Road snapshot: Old Orchard Beach, Maine

Sept. 20, Old Orchard Beach, Maine – I wanted to at least glimpse the ocean before abandoning Maine, and I chose Old Orchard Beach due to its reputation as an offseason ghost town.
I thought I might like to see a few ghosts.
I drove Route 1 south through Scarborough, where I once spent eight days in the company of my old pal, the one-of-a-kind Gabe Mazurkiewicz. I turned onto 98 east, and soon was driving down Old Orchard Street. I did a loop around town, past the Family Dollar and the Rite Aid and the Subway, and parked on Staples Street, adjacent to the Libby Memorial Library. I gazed straight ahead at the Ferris wheel in the Playland amusement park. Everything was still as death. The carousel, the Tilt-a-Whirl, the Fun House, the Cascade Falls water flume. Silence reigned. No sounds of giggling teenagers and screaming children pierced the chilly night air.
I clambered out of the Behemoth and angled toward the main drag. Old men younger than me emerged from a bar, cigarettes in their hand and scowls on the faces. The wind whistled and moaned. I sensed a faint trace of malevolence in the air.
Lisa and Bill and Rocco were still selling pizza along Old Orchard Street. Slices went for a midsummer price of $3.50. People were about, but there atmosphere lacked the gaiety, the hormonal flirtation of summertime. The arcade lights swirled and the machines pinged, but it wasn’t enough to lift the pall. A  month ago, this place must’ve been a kaleidoscopic whirl of color and sound.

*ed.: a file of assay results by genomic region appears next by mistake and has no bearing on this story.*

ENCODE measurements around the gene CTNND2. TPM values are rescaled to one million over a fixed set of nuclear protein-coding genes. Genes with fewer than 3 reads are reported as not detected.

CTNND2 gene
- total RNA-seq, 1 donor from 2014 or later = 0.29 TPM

I mounted the stairs to the Pier. The sign on the facade dates it to 1898. Hooligans was open and selling drinks. College football players flickered on plasma screens. Most places, though, were shuttered for the winter. Corrugated metal doors had fallen with a thud of finality. They were festooned with rusted and grease.
A good-time town gone in hibernation makes for a sad sight.
Gina’s not giving psychic readings. Toe Rings and Other Things was closed. Ditto the tattoo parlor. You could not get a hot dog and a soda for 99 cents at The All-American Meal tonight. No nine-ounce taco, fries and soda for $4 at the Potato Factory. No Old Fashioned Fried Dough. No T-shirts, no fruit smoothies, no Mexican food.
Even the bathrooms, the cleanest bathrooms on the beach, mind you, were locked up tight.
I walked to the end of the pier, and stood transfixed as waves crashed onto the beach and curled around pilings. I closed my eyes and tried to absorb the timeless pitch and roll of a great ocean.
Wind gusted down the alley of the pier, rattling the metal awning of a dormant shop. A heavy melancholy had settled in my bones. I looked above a gift shop and was startled to see a group of pigeons. Still as wooden ducks, they roosted in a dormer with a smashed window.
Suddenly I didn’t know what I had come for. Ghosts? I saw no ghosts, but there was a definite spookiness in the air.
The bars all seemed to be open, and people milled about, but it seemed they were going through the motions. All activity bore a conspicuous lack of conviviality. I felt a desire to sit down on a barstool and sip a Shipyard ale, but I had to get going.
I clambered down off the Pier and trudged slowly up Old Orchard Street. The piercing wail of train cut the silence, and in a minute a freight train rumbled through town, bells clanging and drowning out the roar of the ocean.
I reached the top of the hill, and crossed Old Orchard. As I passed by the St. Margaret Church, a lone cricket sang a plaintive song. I looked about, but it was hidden somewhere beneath the cover of fading hydrangeas.
It was time to go.

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